2. Apply the Division of Responsibility

The Division of Responsibility (DOR), developed by Ellyn Satter, is accepted as the gold-standard, best practice for helping children develop into healthy, happy eaters. It defines the roles parents and children should play in feeding:

  •  Parents are responsible for the what, when and where of feeding.
  •  Children are responsible for the whether and how much of eating.

The DOR creates positive feeding dynamics and can help reduce the anxiety and pressure parents and children feel at mealtimes. It gives parents and children clarity about their roles in feeding.

Parents provide:

  • Family meals
  • Structured meals and sit-down snacks
  • Parents decide the menu

Kids decide:

  • If they will eat something and how much
  • Age-appropriate self-selection


Register for our FREE Picky Eating Webinar

We’ll be providing help and guidance for parents of picky eaters in a free webinar on Tuesday, 1:30 PM CST. Registrants will receive a recording, so be sure to sign up!

3. Provide opportunities to try new foods without pressure

It can take many neutral exposures (perhaps up to 20) for children to accept new foods. This number can be even higher if children have sensory issues. It is important to note that this is referring to neutral exposures that don’t involve pressure. Pressure to eat a food may work in the short-term, but it backfires over time. Pressure:

  • Makes the food less desirable to child
  • Increases food avoidance behaviors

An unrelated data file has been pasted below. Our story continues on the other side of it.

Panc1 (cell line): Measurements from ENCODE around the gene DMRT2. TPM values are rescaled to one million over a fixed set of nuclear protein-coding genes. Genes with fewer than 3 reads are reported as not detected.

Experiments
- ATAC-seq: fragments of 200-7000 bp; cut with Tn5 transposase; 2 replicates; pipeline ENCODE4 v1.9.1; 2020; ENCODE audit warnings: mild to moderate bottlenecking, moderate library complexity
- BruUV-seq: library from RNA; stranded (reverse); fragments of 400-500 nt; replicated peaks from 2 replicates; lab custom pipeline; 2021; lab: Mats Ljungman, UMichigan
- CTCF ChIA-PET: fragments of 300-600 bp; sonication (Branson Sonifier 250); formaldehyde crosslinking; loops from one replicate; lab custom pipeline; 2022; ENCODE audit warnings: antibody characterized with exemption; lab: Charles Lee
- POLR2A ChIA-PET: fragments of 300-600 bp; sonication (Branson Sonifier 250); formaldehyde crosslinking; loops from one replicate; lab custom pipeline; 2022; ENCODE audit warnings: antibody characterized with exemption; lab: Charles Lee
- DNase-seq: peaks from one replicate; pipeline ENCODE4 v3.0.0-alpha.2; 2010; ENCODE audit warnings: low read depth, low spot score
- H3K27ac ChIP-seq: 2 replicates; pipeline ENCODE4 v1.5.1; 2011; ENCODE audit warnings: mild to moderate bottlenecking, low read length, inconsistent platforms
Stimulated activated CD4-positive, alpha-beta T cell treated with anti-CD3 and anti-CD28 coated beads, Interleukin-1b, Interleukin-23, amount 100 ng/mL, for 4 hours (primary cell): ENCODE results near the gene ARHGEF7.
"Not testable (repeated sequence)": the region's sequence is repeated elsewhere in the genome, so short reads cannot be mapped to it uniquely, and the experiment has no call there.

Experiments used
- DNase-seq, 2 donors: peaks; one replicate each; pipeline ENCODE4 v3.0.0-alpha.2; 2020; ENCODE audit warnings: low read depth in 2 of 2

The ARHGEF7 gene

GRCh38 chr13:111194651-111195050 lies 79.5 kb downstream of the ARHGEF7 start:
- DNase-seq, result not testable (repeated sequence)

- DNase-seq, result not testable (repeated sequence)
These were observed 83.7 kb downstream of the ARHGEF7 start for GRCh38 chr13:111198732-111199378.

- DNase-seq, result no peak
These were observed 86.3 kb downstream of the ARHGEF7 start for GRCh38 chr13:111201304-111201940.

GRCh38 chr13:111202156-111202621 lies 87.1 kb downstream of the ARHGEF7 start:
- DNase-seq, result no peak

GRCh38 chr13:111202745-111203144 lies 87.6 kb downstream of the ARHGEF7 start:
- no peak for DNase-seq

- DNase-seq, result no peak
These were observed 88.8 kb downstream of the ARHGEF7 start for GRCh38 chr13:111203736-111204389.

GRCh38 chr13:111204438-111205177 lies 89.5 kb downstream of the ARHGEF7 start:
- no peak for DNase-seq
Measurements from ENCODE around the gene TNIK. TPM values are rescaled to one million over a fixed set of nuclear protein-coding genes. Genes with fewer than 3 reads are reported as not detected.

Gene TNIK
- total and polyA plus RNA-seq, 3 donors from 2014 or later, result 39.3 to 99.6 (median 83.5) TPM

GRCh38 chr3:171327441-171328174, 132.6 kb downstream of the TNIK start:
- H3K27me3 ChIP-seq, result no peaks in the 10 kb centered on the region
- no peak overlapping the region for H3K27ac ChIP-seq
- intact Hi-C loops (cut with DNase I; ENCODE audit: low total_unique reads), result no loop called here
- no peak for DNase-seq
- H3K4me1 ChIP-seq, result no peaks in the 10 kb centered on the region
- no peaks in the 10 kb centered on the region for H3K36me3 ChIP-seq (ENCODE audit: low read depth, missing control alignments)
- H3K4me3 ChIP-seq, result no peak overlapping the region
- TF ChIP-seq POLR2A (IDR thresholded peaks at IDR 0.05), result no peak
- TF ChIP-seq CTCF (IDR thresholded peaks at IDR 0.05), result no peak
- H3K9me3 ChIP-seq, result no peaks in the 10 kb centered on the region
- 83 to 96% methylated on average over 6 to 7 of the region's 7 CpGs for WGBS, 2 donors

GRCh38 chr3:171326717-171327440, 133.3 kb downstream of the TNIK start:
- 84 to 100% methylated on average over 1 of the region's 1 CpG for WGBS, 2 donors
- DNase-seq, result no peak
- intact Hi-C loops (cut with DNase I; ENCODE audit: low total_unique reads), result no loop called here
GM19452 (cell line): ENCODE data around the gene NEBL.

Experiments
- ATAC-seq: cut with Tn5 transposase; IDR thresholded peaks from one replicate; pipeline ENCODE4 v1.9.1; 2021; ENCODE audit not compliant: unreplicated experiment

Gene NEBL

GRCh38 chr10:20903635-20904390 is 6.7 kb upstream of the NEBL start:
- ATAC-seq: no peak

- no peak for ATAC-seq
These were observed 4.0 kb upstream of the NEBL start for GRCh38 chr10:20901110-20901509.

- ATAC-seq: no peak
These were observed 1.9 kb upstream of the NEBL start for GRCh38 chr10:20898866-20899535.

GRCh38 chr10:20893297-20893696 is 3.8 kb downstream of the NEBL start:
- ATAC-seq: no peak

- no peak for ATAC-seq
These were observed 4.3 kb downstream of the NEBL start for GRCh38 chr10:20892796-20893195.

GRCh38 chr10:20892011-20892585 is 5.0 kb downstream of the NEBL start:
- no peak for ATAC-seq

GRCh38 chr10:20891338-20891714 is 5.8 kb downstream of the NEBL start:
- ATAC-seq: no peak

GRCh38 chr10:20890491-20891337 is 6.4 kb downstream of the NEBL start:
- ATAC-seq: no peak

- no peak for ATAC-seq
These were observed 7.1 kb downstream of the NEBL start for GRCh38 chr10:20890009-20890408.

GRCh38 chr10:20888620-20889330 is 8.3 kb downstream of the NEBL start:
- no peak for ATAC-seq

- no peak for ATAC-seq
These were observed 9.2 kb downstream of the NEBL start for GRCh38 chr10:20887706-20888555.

• Interferes with child’s internal regulation
  • Leads to lower intake of fruit/vegetables
  • Increases risk of under- or overweight

Instead of using pressure:

  • Offer the food without pressure or force
  • During meals, offer at least one familiar and liked food with a less familiar or disliked food
  • Practice saying: “you don’t have to eat it.”
  • Reduce pressure even further by allowing your child to spit out foods. You can encourage polite use of napkin for children who are preschoolers or older
  • Employ the “don’t ‘yuck’ my ‘yum’ rule.”
  • Ask without pressure. Say “would you like to try it?” and allow “no thank you” to be an acceptable answer

4. Be patient with the picky eating

Once your child feels that they are in control of their food intake and the stress and pressure of mealtime is lessened, they will begin to eat the other foods provided at the meals. However, this shift may take weeks or months. Remember, how much and whether or not they eat the foods is in their control, not yours. What you can do is keep offering new foods and model the food behaviors you want for your child. Remember that children may need up to 20 neutral exposures before they accept it.

By making some adjustments at mealtime, you can empower your child to take control of their self-feeding so they can become fantastic eaters. This will not happen over night, but they will learn confidence in their food choices and one day be able to eat varied and balanced diets.

About the Author

Lauren Brauer, MS, RDN, LD

Lauren Brauer, MS, RDN, LD

Group Specialist, Choose Food

For over 10 years I’ve had the pleasure of working with both families and individuals to help them improve their lives through nutrition. My goal as a nutrition therapist is to help people eat in a way that supports their physical, emotional, mental, and spiritual health.

I am currently accepting new clients for this summer’s Picky Eating Rescue groups. Click here to learn more.